Crowdfunding in Newfoundland

Artists, writers, and all types of creators in the province are getting online to ask people for help bringing their ideas to life. Creators use financial start-up websites like Kickstarter and Indiegogo to reach out to friends, family, and total strangers and encourage them become potential investors via online donations, based on their faith in the potential product.

Crowdfunding has enabled creators in the province to reach thousands of potential investors within a matter of hours.

Writer and director Justin Oakey’s current project, The World Is Burning, a short film set in rural Newfoundland, is in its final weeks of online fundraising. By crowdfunding his film and video projects, Oakley has enjoyed new levels of artistic freedom and connectivity with his audience.

“Your project remains your project, and there is no compromise. You put your vision out there and hope that people find it interesting,” says Oakley. “With the money you generate you are left to your own devices to finish the project and complete your vision. There’s no influence from a financial backer to do anything any particular way but your own.”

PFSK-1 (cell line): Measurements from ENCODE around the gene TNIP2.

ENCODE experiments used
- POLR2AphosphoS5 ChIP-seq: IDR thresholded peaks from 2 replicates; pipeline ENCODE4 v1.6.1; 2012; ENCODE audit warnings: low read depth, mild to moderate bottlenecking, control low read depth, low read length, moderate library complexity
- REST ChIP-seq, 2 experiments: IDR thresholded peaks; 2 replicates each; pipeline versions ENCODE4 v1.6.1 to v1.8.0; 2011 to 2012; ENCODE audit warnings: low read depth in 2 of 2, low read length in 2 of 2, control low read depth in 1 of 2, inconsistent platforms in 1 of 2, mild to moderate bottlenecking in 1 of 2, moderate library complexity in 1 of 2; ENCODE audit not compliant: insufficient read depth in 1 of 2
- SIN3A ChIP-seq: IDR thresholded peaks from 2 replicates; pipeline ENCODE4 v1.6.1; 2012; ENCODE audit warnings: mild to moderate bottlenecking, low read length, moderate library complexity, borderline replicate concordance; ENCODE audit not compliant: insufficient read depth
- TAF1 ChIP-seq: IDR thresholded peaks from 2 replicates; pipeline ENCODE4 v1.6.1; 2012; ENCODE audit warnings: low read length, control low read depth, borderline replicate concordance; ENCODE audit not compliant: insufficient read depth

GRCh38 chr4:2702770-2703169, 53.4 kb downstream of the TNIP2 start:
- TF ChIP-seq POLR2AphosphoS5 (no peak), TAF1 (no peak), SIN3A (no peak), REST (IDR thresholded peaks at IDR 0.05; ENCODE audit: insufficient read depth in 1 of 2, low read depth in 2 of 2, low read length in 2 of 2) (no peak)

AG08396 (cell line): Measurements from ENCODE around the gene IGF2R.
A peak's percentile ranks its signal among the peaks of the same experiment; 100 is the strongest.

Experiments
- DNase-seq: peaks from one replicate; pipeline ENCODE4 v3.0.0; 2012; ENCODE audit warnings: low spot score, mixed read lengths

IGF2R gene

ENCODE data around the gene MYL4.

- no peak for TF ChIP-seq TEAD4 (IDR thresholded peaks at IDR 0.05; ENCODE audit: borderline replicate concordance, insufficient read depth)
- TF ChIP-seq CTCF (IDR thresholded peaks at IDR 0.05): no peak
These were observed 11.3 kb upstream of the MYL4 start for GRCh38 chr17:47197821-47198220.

Chris Lewis Carter of Wesleyville is one of the province’s most notable crowdfunding success stories. The writer/creator brought his independently published young adult series Camp Myth to an international audience through crowdfunding, something that would have been a relative impossibility only a few years ago.

“There’s simply no other way a person living in rural Newfoundland could reach those markets,” says Carter. “It doesn’t matter where you live or how famous you are — your idea will stand shoulder-to-shoulder with the rest, and be available for the entire world to see.”

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